Today in The Journal News • 04.27.10
The Yankees went to the White House yesterday, essentially capping their 2009 season with a celebration and a few laughs with the President. Before meeting the President, the Yankees toured the White House and met with wounded soldiers in Washington D.C.
You can see more pictures of the event in our online gallery.
Scenes from Monday • 04.26.10
To be perfectly honest, I went into today’s White House event with high hopes and low expectations. I didn’t expect to see much or hear much, and I wasn’t sure the writers would have any access to players after the ceremony itself. In the end, the day exceeded even my hopes. It was a fun event that the players and the President seemed to enjoy. Certainly different from my usual work day. Thankfully, the Associated Press was there to take pictures.
What’s he going to say? • 04.26.10
Over the weekend, Derek Jeter talked about being taken aback when Bill Clinton called him by name during his first visit to the White House. Mark Teixiera had the same feeling this afternoon.
“When I said my name I said, oh my goodness, what’s he going to say?” Teixeira said.
President Obama highlighted Jorge Posada and Derek Jeter for what they’ve done off the field, but first he singled out Teixeira.
“Before he was a three-time Golden Glove winner, Mark was a 21-year-old kid fresh out of Georgia Tech,” President Obama said. “Shortly after signing his first Major League contract, Mark visited his old high school and asked how much it would cost to set up a scholarship in the name of a friend who had been killed in a car accident. And when he was told it would cost $75,000, he wrote a check on the spot.”
Teixeira’s friend Nick Liberatore died when they were junior in high school.
“I’ve always thought that baseball, it’s just a tool for me to try to do work for other people,” Teixeira said. “I’ve been very blessed in my career and the first thing I did when I had a chance was that scholarship, the first donation I made. For the President to single that out, I know Nick’s family, I’m going to call them as soon as we’re done here and just tell them how proud they should be of Nick and the life that he led.”
Welcome to the White House • 04.26.10
President Obama welcomed the Yankees into the East Room this afternoon, and celebrated their World Series championship by speaking more about the Yankees tradition than about their wins and losses.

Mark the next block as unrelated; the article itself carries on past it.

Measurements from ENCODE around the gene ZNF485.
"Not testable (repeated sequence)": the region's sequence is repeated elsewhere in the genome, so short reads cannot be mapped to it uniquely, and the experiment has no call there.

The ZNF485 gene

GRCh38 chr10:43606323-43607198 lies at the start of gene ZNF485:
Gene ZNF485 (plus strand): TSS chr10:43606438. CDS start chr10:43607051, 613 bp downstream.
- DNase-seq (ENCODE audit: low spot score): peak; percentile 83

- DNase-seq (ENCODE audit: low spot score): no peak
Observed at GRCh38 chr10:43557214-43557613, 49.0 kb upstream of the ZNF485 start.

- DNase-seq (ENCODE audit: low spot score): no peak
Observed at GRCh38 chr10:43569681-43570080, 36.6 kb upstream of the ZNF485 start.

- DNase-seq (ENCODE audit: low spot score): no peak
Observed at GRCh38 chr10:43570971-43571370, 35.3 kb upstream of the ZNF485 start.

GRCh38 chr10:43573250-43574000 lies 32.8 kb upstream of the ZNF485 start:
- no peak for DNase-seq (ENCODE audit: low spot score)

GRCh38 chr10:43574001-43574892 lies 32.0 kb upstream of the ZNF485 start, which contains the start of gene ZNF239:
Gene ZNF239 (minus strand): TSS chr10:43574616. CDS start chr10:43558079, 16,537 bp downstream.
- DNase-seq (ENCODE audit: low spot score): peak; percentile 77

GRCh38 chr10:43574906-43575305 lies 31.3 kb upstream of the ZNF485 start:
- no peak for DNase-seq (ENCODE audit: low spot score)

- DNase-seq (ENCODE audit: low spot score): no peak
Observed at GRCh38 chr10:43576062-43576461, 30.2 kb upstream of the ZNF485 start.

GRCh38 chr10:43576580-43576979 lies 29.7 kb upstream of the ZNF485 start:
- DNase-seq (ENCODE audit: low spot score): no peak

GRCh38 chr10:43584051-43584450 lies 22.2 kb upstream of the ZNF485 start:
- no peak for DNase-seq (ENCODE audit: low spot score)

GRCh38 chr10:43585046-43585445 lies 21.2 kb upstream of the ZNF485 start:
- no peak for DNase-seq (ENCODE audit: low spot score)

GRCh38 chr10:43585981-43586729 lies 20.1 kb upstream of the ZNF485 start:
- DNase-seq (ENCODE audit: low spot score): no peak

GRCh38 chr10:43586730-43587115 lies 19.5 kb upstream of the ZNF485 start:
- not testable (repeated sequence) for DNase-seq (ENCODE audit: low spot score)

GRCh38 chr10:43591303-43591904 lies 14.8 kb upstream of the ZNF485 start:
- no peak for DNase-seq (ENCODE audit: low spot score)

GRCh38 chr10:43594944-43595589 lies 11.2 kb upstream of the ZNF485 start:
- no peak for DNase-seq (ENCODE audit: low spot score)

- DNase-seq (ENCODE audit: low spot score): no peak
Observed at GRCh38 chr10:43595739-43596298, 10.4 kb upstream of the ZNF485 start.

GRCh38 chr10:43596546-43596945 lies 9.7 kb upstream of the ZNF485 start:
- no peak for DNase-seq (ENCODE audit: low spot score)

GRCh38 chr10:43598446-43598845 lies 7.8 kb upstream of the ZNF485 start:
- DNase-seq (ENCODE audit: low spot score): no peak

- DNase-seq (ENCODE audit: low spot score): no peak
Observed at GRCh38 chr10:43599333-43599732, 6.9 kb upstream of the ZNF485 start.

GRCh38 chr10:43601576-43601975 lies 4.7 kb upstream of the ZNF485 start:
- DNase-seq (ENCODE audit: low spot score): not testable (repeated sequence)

He singled out Mark Teixeira’s work with a scholarship fund at his high school, and the spoke about Jorge Posada’s work for children with Craniosynostosis. He said that Derek Jeter “epitomizes” the tradition of the Yankees.
“What people tend to forget,” President Obama said. “Especially after watching their teams lose, is that being a Yankee is as much about character as it is about performance; as much about who you are as what you do. Being successful in New York doesn’t come easy, and it’s not for everybody. It takes a certain kind of player to thrive in the pressure cooker of Yankee Stadium -– somebody who is poised and professional, and knows what it takes to wear the pinstripes. It takes somebody who appreciates how lucky he is, and who feels a responsibility for those who are less fortunate.”
After the event, Jeter, Teixeira, Andy Pettitte, Alex Rodriguez and Joe Girardi met briefly with the media outside of the West Wing.
For whatever reason, I’m having trouble uploading audio at the moment, but I’ll try to get all of the President’s remarks posted to the blog as soon as possible. Until then, you can read a transcript at the White House website.
Luckily the Associated Press moved pictures quickly, which means you don’t have to see the bad pictures from my phone.
Watch Yankees and Obama live right now • 04.26.10
Just a reminder that the Yankees ceremony with President Obama – taking place in the East Room of the White House – begins in just a few minutes. To watch it live, click right here.
For those who are curious, the East Room is the largest room in the White House; the ceremony was to have been in on the south lawn but was moved inside because of the weather.
Well, you’re in luck.
Through the magic of the interwebs (and our good Gannett brethren) you’ll be able to watch a live stream of the Yankees ceremony with President Obama right here. The ceremony is scheduled for 3 p.m. and should be pretty interesting.
Chad will be in the house for us and, knowing that he shares my love for all things “West Wing,” I’m sure he’ll be doing exactly what I’d be doing if if I were there: Looking for Josh, Donna and – a personal fave – Ainsley Hayes.
Seriously, pretty cool day for the Yankees (even the jaded guys who have done this before) and I know that many of you will be excited to see the Yankees get one more honor for having been last year’s champions.
When a President calls you by name • 04.26.10
Derek Jeter has been to the White House before. He’s meet the past three Presidents, and he said there one thing that stood out about his first meeting with Bill Clinton.
“It’s kind of awkward when they know who you are,” Jeter said. “That was probably the weirdest thing with President Clinton. ‘Hey Derek, how are you doing?’ What?”
The Yankees will return to the White House this afternoon, with the official ceremonial events beginning at 3. Jeter said walking into the Oval Office is “sort of like being in Steinbenner’s office.”
Jeter has met President Obama in the past, and although the President will likely be rooting against the Yankees this weekend — they play his beloved White Sox — President Obama has said he’s a fan of Jeter.